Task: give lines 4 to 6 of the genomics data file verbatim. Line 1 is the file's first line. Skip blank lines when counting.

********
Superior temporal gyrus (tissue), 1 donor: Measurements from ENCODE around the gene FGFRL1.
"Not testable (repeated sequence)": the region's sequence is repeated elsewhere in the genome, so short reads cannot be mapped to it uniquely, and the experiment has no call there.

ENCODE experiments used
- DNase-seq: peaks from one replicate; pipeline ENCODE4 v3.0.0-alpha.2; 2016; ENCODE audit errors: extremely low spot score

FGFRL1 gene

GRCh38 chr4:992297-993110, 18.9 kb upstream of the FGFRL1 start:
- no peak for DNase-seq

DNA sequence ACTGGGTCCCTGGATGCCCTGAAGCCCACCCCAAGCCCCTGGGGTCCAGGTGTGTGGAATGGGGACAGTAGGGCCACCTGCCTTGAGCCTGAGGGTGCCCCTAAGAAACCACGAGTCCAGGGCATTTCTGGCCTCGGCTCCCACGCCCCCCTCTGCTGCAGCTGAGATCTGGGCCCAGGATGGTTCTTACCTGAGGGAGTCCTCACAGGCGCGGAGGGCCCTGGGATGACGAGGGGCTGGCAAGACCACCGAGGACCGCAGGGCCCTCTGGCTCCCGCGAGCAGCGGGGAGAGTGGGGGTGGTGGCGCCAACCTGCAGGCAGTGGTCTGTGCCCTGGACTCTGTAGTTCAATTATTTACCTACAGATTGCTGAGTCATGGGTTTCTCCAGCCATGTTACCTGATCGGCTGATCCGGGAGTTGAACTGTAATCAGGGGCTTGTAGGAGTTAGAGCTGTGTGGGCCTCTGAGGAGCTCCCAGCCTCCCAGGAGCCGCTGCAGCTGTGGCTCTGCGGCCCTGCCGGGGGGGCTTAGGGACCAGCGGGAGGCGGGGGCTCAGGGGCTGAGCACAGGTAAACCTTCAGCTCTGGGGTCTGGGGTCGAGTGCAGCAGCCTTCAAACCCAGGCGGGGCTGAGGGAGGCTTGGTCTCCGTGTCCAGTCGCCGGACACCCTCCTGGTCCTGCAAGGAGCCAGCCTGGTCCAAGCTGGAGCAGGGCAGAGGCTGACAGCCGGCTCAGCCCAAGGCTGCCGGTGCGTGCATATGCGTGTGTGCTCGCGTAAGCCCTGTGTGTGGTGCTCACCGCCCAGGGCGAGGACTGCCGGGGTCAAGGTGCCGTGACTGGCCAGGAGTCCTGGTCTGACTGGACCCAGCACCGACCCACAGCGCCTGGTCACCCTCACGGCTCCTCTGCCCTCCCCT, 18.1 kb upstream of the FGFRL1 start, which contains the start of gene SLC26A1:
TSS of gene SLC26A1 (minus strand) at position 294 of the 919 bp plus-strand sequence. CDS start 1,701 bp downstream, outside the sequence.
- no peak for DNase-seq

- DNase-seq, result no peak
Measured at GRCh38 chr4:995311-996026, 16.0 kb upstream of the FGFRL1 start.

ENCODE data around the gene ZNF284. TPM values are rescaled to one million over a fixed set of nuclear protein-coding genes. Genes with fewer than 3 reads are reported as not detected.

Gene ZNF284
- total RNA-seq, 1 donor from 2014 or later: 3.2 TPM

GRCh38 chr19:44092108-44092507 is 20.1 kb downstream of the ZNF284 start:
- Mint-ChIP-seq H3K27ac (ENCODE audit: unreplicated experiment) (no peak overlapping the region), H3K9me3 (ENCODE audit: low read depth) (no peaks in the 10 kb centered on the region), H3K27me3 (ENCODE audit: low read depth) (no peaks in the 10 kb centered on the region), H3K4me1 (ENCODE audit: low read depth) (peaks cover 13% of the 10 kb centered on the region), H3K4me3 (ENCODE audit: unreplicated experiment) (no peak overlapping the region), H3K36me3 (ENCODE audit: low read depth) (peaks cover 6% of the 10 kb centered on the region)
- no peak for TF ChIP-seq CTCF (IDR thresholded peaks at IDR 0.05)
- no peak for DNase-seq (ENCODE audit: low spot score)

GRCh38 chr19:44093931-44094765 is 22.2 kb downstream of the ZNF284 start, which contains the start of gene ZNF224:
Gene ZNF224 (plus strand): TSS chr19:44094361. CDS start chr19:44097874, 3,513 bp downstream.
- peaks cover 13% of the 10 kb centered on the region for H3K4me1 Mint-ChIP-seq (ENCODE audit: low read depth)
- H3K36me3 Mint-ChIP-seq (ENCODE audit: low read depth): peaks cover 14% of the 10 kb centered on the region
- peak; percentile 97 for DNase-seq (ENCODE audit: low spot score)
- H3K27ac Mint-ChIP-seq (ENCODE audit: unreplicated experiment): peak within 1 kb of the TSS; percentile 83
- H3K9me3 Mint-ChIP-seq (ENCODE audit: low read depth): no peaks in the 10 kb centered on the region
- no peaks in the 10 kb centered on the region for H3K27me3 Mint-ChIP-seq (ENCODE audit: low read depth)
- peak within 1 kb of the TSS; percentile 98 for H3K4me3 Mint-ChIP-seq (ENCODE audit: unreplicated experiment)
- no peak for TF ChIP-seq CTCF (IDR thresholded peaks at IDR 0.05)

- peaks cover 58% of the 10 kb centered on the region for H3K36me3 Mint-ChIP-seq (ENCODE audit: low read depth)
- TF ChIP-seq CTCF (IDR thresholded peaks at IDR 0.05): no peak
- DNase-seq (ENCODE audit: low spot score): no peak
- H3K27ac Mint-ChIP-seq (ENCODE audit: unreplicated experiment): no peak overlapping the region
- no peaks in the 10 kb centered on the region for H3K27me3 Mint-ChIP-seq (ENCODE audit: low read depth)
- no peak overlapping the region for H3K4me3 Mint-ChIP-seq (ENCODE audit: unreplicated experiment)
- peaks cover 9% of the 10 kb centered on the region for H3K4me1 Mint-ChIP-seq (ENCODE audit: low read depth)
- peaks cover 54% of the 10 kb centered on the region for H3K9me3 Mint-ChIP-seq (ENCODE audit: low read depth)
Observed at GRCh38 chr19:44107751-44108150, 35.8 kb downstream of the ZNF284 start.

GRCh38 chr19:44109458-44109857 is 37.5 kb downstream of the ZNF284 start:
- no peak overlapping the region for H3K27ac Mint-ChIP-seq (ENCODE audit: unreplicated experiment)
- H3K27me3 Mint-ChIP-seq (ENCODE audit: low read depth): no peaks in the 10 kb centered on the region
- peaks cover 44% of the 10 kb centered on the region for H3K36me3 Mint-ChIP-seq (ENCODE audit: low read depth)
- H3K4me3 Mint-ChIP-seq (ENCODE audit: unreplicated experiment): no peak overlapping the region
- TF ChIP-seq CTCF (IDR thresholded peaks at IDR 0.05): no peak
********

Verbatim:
- DNase-seq: peaks from one replicate; pipeline ENCODE4 v3.0.0-alpha.2; 2016; ENCODE audit errors: extremely low spot score

FGFRL1 gene

GRCh38 chr4:992297-993110, 18.9 kb upstream of the FGFRL1 start: